Navajos Ask Court To Prevent Uranium MiningPublished by MAC on 2007-02-13
Source: The Associated Press
Navajos Ask Court to Prevent Uranium Mining
The Associated Press
13th February 2007
Navajo tribal members went to court Monday to try to block plans for uranium mining near the Navajo communities of Church Rock and Crownpoint in northwestern New Mexico.
A petition filed in the U.S. 10th Circuit Court of Appeals in Denver asks the court to reverse Nuclear Regulatory Commission orders during the past several years regarding proposals by Hydro Resources Inc. to mine uranium near the two communities.
The petitioners also want the court to revoke the NRC's license to New Mexico-based Hydro Resources.
The petition, which lists NRC rulings dating to 1999, argues that the NRC violated the Atomic Energy Act, the National Environmental Policy Act and its own regulations.
Eastern Navajo Diné Against Uranium Mining, the Albuquerque-based Southwest Research and Information Center, and Grace Sam and Marilyn Morris of Pinedale, near the proposed Church Rock mine, filed the petition after losing their fight to overturn the NRC's uranium mining license to Hydro Resources.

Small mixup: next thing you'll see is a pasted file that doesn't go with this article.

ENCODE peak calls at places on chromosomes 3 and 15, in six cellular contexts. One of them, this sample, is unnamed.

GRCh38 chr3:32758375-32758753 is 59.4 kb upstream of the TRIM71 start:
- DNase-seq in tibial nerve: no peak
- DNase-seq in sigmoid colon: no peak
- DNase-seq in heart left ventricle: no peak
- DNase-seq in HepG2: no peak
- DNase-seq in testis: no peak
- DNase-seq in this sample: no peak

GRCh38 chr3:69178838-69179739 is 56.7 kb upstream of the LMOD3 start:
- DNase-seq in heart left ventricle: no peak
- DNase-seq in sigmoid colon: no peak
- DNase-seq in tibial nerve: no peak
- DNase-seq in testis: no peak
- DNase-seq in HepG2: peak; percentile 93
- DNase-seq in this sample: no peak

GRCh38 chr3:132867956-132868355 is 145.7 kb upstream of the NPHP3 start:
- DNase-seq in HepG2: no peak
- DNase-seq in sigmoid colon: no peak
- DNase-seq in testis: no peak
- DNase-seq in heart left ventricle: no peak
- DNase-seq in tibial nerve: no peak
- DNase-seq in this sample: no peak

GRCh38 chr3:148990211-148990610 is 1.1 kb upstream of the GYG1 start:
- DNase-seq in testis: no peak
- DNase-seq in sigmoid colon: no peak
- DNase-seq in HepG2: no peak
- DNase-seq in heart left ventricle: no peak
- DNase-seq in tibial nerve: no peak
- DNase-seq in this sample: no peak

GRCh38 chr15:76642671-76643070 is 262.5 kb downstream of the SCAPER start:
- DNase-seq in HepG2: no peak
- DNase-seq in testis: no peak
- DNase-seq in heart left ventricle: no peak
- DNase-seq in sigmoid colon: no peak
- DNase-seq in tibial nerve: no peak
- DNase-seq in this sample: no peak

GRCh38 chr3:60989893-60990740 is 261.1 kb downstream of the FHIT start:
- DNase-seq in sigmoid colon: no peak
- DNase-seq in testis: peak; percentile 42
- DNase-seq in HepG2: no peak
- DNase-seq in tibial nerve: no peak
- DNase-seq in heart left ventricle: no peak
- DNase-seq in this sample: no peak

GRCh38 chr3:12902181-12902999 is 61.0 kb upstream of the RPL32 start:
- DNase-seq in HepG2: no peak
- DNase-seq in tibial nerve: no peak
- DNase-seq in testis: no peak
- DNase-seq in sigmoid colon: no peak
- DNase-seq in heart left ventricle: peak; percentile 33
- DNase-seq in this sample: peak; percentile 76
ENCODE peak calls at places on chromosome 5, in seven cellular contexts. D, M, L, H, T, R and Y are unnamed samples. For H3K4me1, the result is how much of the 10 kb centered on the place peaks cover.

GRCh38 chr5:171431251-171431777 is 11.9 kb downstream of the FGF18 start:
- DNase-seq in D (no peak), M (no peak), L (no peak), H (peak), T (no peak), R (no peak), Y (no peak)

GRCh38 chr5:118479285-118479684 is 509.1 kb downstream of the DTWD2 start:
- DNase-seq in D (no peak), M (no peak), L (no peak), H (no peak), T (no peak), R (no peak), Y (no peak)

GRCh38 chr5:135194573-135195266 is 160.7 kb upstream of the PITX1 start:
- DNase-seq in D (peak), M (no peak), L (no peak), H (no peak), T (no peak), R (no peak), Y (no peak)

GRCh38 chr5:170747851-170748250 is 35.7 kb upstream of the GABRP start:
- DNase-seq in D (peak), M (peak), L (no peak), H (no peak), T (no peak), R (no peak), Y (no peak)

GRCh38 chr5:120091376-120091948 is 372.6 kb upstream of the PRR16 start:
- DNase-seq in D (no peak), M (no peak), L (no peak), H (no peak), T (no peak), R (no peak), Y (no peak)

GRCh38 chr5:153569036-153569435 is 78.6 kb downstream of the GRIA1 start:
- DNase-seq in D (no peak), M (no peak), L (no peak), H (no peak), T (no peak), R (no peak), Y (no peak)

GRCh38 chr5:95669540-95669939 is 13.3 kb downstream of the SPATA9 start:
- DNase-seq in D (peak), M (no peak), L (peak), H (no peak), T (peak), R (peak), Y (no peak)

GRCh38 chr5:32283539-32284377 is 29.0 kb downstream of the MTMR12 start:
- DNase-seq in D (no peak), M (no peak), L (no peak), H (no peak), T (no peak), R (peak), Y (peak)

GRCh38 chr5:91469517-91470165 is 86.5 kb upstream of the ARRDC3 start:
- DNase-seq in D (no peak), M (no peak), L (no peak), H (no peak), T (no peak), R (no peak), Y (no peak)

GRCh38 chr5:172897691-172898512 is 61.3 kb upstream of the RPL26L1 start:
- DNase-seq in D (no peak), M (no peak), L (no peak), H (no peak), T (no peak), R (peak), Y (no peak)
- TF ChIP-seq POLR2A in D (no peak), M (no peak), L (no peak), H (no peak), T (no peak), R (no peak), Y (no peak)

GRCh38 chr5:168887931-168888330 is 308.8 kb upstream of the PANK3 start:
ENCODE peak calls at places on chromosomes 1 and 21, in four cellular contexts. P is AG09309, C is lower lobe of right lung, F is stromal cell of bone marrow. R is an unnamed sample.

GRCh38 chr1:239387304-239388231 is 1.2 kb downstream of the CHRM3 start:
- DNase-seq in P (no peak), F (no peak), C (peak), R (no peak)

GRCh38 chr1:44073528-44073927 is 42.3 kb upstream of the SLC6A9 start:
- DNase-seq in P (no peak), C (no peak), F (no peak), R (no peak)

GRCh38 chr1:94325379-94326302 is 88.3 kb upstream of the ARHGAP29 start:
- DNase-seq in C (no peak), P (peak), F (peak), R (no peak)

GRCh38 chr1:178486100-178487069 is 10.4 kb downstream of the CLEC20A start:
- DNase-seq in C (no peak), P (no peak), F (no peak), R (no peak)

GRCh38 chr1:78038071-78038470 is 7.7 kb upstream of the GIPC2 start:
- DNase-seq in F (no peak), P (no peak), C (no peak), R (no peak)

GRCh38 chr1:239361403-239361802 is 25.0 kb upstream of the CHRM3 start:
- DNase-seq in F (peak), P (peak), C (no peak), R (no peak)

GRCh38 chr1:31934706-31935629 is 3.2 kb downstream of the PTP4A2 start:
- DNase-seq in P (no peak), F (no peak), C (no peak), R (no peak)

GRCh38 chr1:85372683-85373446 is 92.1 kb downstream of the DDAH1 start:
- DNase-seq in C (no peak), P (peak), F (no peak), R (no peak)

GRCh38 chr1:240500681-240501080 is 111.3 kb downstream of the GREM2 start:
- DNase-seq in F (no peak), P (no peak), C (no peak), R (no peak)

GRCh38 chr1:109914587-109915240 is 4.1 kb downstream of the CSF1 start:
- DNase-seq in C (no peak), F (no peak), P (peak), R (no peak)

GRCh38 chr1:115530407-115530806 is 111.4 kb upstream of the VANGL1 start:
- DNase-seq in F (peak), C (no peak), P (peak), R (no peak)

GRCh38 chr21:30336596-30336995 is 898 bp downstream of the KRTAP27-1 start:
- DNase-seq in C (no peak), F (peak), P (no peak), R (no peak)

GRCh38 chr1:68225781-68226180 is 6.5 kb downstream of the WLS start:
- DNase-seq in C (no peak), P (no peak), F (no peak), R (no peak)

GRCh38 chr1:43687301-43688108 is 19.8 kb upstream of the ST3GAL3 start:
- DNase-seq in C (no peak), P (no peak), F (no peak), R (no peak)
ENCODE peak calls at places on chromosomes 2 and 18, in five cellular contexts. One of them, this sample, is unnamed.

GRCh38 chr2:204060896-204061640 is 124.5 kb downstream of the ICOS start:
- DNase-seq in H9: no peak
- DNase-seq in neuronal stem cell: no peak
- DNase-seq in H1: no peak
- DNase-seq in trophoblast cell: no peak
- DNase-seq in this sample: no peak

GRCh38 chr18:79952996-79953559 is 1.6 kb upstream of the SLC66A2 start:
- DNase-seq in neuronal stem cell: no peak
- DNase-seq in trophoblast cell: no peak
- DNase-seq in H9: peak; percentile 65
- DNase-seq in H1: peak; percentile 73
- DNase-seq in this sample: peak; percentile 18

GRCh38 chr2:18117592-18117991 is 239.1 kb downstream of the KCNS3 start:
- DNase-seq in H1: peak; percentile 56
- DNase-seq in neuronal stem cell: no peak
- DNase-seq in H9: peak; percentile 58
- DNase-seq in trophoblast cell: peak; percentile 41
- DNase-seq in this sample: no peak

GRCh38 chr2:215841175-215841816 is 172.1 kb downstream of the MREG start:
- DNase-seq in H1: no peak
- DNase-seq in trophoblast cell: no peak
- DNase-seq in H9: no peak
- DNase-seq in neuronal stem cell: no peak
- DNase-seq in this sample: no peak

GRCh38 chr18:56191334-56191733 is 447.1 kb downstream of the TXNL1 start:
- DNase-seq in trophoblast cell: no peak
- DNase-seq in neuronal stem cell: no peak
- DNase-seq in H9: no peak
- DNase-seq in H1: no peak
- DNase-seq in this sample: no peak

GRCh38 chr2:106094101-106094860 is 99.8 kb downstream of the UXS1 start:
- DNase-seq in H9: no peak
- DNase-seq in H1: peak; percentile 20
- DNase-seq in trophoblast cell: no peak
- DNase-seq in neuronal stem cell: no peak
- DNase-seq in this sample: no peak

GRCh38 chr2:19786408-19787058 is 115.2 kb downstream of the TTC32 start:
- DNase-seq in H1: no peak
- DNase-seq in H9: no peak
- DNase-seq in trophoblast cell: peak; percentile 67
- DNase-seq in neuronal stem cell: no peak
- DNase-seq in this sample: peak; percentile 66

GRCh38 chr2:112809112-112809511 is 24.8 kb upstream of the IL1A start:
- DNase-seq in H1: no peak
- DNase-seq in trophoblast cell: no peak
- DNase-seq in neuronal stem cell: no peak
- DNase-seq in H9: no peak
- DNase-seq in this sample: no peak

Hydro Resources wants to inject chemicals into the ground to release uranium and pump the solution to the surface in a process called in situ leaching.
Hydro Resources did not immediately return a call seeking comment on the petition.
The Navajo Nation banned uranium mining and processing on its land in 2005, but companies have been trying to revive mining in the area as uranium prices soar.
Cibola and McKinley counties have passed resolutions supporting uranium mining, pointing to its potential to create jobs.
Last week, the U.S. Environmental Protection Agency ruled that a 160-acre parcel near Church Rock is "Indian Country" -- meaning Hydro Resources must apply for an underground injection control permit from the EPA, not the state of New Mexico as it previously had done.
Tribal officials have said they want the EPA to make the determination, rather than the state, because the United States has a higher obligation to protect American Indian interests than states do.